Ten years ago, if anyone asked which university in this state was the “flagship” institution of higher ed, the top undergraduate and graduate school, the state’s Land Grant school, the University of Idaho at Moscow, would have been the response.
Today that is not the perception. Many Idaho residents, especially in the Treasure Valley where one-third of the state’s population resides, would without hesitation say, Boise State University. The fact is indisputable: people equate success on the football field and the hardwood court to dominance as an educational institution.
Boise State’s remarkable run of success in imprinting itself not just on the consciousness of the state but the nation as well, as a legitimate contender for the national championship in Division I football, is rewarded. And those rewards are tangible in greater donations from alumni and student applications.
You have to doff your hat to the five-year strategic game plan conceived, implemented and executed by BSU president Bob Kustra. He and his staff have even done a brilliant job of changing perceptions by little things, such as always referring to the school as Boise State University. Rarely does one hear or see in print a reference to BSU, or the initials. Even the logo on the football helmets changed.
If nothing else, one has to concede that President Kustra and his team know how to market success.
To a large extent, Idaho’s Legislature and Board of Education have bought into the perception that BSU is No. 1, a notion that has been fostered skillfully. The bottom line is Boise State appears to have garnered ever more of the diminishing pie of state support. Without question, the highest paid person on a public payroll in Idaho is Boise State’s football coach, Chris Peterson.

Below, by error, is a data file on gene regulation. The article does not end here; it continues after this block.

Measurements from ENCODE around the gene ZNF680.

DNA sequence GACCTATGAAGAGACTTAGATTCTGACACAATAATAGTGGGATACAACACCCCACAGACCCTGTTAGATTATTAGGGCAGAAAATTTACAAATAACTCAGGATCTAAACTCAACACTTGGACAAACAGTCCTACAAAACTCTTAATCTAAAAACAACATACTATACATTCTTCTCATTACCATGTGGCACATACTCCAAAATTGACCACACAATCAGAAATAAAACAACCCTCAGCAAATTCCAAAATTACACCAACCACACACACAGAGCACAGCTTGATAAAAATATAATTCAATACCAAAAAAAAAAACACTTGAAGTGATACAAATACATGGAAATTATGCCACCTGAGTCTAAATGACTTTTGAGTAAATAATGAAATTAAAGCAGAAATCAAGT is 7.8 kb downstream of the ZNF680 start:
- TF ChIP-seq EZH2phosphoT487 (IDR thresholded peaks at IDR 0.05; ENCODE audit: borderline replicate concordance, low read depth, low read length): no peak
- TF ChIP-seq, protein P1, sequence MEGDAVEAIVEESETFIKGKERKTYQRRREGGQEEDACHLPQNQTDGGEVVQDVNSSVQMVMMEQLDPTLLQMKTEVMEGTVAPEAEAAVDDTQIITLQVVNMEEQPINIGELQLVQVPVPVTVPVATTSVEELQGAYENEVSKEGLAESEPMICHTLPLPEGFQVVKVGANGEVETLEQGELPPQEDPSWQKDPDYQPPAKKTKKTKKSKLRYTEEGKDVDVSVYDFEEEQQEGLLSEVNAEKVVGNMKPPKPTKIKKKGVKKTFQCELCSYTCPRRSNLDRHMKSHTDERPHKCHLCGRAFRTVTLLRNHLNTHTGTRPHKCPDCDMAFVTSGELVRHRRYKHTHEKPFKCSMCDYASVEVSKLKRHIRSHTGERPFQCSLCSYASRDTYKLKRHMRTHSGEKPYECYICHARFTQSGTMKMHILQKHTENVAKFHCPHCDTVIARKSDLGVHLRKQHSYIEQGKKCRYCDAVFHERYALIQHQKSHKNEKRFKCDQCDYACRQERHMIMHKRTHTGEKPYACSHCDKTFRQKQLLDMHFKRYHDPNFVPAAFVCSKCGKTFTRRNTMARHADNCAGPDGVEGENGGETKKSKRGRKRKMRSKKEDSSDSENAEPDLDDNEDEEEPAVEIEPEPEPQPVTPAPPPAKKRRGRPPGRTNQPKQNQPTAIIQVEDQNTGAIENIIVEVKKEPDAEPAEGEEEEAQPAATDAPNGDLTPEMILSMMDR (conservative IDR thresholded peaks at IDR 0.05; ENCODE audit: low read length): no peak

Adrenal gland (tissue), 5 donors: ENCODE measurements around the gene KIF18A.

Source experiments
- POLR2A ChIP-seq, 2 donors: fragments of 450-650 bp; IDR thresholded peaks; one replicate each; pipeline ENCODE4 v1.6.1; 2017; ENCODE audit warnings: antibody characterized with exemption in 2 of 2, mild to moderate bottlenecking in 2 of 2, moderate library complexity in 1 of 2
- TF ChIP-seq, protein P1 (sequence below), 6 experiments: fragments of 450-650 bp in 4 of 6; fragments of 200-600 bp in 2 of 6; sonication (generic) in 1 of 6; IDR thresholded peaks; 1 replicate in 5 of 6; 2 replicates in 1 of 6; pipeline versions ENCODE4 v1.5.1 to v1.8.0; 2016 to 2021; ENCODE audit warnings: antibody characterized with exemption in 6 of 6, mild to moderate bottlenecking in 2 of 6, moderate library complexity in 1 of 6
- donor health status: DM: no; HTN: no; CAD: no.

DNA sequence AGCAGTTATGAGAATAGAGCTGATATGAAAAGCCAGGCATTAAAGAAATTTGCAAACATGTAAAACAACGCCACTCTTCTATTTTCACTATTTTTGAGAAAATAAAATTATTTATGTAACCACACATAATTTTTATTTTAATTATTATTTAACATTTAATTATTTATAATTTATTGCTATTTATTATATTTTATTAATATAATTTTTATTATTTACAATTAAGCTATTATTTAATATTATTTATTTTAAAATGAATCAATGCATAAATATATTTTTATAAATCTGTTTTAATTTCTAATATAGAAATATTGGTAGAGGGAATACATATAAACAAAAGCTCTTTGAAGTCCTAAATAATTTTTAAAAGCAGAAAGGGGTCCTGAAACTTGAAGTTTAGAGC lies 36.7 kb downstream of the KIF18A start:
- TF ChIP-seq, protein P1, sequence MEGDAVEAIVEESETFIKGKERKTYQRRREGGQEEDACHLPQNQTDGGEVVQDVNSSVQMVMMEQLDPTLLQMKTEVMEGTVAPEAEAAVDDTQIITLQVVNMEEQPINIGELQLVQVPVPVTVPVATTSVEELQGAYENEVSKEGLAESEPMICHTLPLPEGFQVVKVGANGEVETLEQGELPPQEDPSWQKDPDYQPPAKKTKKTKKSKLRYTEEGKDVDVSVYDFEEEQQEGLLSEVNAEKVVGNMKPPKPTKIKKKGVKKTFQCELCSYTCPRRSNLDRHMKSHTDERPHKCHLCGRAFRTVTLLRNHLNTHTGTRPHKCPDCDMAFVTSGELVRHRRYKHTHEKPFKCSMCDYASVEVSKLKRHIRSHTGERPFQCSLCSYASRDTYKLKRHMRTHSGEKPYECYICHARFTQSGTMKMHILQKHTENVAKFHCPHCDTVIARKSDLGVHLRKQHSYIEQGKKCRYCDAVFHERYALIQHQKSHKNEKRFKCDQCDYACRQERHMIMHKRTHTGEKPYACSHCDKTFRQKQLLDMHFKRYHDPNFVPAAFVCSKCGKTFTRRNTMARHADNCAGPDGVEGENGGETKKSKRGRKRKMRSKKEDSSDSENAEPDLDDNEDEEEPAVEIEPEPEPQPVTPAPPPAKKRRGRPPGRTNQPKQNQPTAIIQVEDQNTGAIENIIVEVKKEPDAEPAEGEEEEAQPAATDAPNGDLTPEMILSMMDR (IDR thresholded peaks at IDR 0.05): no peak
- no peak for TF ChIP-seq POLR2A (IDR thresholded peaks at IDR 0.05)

Most of the time, perception is reality. In the world of academia, however, reality is the ranking of universities in terms of real dollars expended for research and in attendant doctoral offerings. Here is where the rubber meets the road.
Despite new marketing programs that tout Boise State as a research university, the facts belie the claim. It is here where even the adoring Idaho Legislature is shirking its responsibility to decently fund Idaho higher education. The consequence is a real dearth of Idaho’s top students attending its leading universities; they chose to seek their higher education out of state, and usually never to return.
Idaho’s major businesses can also be indicted for getting caught up in the fervor of football success, largely ignoring that the state’s system of higher education isn’t producing the quality workforce many of these businesses need to succeed in the world marketplace.
There are eight classifications that academia follows in ranking colleges and universities, put out by the prestigious Carnegie Institute. The highest category is for research universities, private schools like Harvard, Yale, Princeton, Columbia, Stanford, Rice and public schools like the Universities of Washington, Michigan and California.
The next category, the second highest, are universities with high research activity.
The University of Idaho and, surprisingly, Idaho State University, despite being constantly subjected to less state support, are in this second tier.
When the list came out this year some observers were surprised by ISU because the Pocatello school has one of the lowest graduation rates in the country (16%) and its enrollment declined 2.5% this year from last.
The enrollment decline for ISU was predictable as the state stood by and watched as the LDS Church converted the two-year Ricks College in Rexburg into Brigham Young University-Idaho with four-year course offerings and graduate-level courses. BYU-Idaho’s enrollment is approximately that of ISU with the Mormon school on the rise and ISU on the decline.
And where is Boise State University? Carnegie puts it in the fourth of eight tiers where it is classified neither as a research or a doctoral university but rather master’s colleges and universities (larger programs).
Those are the facts. No amount of football success, marketing, or political cheerleading can erase this academic evaluation. It will take real dollars invested in real research tied to real doctoral programs. The perception may be that BSU is the flagship. The reality is that the University of Idaho retains the title as far as the world of academia is concerned.
The real question, though, given declining state support, is how long Idaho and ISU can even retain the second-tier status, let alone a flagship designation?Share on Facebook